ATRI president predicts “significant capacity shortage”

Rebecca Brewster, president of the American Transportation Research Institute (ATRI), is predicting a continuing driver shortage and overall capacity shortage in the trucking industry, according to a report in the Jacksonville Business Journal.

Reporter Jensen Werley wrote that Brewster made several key points in a conference call with Stifel Nicolaus analysts regarding the status of the industry.

Brewster’s points included the following:

  • In 2013, 56 percent of truck drivers were older than 45 years old. That compares to the entire U.S. workforce, where only 49 percent is 45 years or older in 2013.
  • The age distribution of truck drivers has shifted since 1994. Then, 40 percent of truck drivers were 34 years or younger. In 2013, that number dropped to just 21 percent. Meanwhile, the truck driving workforce has aged to 56 percent of the population being 45 years or older, compared to 31 percent being that age in 1994.
  •  Possible solutions for the aging truck population includes focusing on driver retention, encouraging vocational training and developing a graduated commercial driver’s license that extends between high school graduation and beginning a truck driving career. As of now, the minimum age to get a commercial driver’s license is 21 years old.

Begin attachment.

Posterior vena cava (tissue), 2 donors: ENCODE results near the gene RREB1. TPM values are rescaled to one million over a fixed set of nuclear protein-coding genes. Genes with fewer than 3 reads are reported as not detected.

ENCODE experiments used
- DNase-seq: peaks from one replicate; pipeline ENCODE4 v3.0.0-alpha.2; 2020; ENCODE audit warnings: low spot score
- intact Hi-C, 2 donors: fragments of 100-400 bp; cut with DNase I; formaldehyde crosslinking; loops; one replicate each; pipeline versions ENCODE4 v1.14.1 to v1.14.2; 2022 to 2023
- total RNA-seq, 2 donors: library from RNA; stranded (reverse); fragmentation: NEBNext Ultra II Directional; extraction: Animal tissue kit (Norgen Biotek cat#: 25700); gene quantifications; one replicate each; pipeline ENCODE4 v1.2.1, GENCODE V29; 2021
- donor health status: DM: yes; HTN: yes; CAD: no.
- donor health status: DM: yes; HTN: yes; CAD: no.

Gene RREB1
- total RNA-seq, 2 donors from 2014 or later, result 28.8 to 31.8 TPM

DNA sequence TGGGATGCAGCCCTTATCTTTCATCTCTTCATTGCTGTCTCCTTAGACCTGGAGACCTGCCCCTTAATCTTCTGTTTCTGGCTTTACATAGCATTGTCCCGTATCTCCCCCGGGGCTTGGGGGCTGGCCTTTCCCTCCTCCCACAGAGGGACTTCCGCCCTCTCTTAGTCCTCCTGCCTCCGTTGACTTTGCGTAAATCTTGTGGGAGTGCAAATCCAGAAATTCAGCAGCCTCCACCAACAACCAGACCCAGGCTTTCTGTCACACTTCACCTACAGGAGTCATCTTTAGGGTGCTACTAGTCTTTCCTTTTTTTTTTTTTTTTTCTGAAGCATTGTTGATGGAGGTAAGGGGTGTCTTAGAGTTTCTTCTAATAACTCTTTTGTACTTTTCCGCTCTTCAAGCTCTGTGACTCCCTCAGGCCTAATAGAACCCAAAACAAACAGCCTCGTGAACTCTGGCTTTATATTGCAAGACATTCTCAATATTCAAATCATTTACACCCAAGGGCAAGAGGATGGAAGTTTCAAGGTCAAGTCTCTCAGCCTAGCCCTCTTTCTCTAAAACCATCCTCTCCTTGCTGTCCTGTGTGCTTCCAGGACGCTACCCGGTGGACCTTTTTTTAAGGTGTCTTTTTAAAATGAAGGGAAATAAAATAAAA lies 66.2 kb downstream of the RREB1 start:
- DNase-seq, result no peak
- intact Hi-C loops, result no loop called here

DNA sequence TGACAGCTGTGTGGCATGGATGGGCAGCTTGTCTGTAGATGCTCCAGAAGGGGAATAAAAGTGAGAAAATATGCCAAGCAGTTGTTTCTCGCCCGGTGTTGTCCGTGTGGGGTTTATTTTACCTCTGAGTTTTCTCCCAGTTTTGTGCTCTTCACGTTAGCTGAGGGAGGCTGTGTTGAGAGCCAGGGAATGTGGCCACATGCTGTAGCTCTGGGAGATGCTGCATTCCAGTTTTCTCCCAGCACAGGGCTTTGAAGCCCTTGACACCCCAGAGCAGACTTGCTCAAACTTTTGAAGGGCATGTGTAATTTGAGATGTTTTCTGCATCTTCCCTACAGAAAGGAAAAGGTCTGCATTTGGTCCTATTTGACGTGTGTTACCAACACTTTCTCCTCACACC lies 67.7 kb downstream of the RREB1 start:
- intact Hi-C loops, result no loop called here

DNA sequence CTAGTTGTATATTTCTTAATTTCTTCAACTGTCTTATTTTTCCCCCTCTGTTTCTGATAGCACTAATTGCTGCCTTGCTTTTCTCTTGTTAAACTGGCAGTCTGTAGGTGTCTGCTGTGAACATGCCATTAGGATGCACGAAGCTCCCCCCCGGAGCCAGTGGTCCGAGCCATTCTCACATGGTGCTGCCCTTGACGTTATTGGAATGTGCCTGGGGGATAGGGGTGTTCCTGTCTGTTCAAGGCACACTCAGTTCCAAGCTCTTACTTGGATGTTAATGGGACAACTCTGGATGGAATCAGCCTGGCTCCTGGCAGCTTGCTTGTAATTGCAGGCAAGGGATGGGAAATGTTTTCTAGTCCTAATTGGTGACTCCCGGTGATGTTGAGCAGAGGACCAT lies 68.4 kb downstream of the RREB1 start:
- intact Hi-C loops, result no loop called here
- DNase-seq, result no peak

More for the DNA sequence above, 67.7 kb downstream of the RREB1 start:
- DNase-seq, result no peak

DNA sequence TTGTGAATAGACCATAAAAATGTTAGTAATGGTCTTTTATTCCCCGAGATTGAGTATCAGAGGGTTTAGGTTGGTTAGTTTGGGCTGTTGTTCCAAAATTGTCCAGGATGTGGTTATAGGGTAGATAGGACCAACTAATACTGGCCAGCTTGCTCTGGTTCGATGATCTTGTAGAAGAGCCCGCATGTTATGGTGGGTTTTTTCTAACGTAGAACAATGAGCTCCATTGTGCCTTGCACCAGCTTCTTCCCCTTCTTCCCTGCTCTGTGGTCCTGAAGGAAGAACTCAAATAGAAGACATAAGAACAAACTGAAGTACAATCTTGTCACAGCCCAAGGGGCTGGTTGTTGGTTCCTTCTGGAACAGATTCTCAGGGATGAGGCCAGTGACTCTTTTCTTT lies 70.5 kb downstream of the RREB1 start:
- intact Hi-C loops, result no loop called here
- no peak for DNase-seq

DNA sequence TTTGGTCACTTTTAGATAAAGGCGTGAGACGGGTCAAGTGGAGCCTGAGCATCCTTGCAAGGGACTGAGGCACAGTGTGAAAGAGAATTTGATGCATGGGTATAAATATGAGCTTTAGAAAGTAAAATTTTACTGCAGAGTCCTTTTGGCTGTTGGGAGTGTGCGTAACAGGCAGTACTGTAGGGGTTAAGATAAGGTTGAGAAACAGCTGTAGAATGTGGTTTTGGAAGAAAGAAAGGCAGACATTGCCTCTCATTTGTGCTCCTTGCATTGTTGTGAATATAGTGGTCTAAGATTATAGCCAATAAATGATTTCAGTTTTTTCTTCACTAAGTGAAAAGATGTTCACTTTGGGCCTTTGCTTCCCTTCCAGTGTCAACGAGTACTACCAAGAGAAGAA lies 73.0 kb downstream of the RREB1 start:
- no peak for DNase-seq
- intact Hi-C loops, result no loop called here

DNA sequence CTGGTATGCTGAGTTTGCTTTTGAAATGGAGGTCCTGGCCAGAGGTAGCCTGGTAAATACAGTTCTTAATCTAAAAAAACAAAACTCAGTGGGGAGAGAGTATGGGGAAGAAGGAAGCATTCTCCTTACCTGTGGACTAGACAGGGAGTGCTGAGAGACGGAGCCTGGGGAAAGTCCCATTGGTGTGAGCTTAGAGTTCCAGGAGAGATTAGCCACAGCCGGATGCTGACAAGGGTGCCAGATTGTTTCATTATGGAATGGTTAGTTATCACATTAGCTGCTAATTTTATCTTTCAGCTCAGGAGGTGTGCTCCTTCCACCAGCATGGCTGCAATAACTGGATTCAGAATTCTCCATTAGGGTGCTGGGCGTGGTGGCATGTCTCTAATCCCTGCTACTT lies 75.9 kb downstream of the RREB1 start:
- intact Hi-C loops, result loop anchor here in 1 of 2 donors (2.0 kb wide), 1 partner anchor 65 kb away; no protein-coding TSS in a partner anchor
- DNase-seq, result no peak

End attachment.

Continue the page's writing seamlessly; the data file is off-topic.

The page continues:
• A shortage of truck parking is a concern for drivers, as they have to spend 15 to 30 minutes of what would be productive time searching for a parking space.
  • Another issue that cuts into productive time is highway congestion, which can cost the industry $9.2 billion per year.
  • Highway congestion also increases the size of the required driving force by more than 50,000 drivers.
  • While the 34-hour restart rule provides sleep that can help refocus and restore drivers, it puts more drivers on the road during daylight hours, when traffic worsens and there is increased risk of crashing.

Brewster suggested these issues indicate a significant capacity shortage is just around the corner, according to the analysts’ note. Because of increasing congestion, an aging workforce and government regulations that complicate the system, this could lead to higher rates for shippers.